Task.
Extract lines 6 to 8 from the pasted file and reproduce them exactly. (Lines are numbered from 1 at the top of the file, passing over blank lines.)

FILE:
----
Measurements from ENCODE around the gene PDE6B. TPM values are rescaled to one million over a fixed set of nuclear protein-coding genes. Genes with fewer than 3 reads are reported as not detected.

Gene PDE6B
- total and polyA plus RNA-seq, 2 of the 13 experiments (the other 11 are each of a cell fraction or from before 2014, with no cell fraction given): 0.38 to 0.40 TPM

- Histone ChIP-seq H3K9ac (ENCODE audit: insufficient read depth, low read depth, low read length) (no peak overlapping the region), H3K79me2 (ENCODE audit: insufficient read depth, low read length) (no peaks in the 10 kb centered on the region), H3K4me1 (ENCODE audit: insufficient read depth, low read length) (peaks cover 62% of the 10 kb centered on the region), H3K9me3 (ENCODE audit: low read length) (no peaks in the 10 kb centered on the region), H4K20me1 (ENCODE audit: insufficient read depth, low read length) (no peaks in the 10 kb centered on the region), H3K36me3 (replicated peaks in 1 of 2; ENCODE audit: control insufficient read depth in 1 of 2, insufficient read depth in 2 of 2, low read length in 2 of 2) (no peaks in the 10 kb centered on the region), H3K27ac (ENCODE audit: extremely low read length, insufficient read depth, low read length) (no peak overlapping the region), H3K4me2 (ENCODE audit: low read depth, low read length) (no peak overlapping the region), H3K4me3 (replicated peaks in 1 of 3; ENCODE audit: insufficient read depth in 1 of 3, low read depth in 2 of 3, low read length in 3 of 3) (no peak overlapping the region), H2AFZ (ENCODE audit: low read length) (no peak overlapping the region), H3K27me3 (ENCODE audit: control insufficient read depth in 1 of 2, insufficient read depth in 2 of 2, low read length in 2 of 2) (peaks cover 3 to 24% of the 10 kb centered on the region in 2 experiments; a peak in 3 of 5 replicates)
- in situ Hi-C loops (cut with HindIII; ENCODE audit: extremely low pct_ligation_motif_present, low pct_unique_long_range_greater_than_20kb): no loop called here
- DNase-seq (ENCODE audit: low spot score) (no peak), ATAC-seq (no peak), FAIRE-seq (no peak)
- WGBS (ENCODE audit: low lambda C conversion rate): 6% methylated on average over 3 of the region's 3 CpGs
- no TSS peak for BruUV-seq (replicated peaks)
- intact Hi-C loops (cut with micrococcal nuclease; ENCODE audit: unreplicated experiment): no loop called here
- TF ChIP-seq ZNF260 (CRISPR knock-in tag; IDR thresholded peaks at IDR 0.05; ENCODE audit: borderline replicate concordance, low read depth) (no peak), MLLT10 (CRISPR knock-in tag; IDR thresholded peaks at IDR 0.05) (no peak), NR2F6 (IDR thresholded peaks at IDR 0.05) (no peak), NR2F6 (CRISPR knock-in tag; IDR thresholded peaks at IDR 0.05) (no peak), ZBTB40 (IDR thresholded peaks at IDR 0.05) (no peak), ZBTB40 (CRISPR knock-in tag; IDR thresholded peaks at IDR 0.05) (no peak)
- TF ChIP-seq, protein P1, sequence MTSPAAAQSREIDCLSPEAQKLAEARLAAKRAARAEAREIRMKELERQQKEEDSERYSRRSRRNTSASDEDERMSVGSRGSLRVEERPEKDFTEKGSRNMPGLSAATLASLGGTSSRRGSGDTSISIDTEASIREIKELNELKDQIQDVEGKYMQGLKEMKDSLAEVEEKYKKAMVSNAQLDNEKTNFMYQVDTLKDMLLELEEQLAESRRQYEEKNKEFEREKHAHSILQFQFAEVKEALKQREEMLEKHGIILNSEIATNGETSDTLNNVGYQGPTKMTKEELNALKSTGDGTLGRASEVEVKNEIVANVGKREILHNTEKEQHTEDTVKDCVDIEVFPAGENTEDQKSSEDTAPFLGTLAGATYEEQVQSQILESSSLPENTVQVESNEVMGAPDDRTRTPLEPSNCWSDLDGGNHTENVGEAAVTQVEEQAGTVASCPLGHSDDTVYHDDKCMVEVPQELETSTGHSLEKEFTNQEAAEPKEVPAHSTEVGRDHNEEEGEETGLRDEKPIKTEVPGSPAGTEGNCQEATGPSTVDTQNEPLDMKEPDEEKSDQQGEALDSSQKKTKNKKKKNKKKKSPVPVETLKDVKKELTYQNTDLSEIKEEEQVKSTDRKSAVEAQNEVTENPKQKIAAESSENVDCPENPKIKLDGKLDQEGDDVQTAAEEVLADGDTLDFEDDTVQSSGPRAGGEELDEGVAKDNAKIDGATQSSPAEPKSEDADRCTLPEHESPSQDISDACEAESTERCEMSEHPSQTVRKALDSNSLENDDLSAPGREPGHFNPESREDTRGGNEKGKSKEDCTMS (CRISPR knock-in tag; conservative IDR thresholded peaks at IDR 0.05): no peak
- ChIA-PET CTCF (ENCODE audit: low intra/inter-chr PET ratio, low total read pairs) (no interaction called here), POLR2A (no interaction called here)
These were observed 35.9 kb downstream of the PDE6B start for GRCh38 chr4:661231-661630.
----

- DNase-seq (ENCODE audit: low spot score) (no peak), ATAC-seq (no peak), FAIRE-seq (no peak)
- WGBS (ENCODE audit: low lambda C conversion rate): 6% methylated on average over 3 of the region's 3 CpGs
- no TSS peak for BruUV-seq (replicated peaks)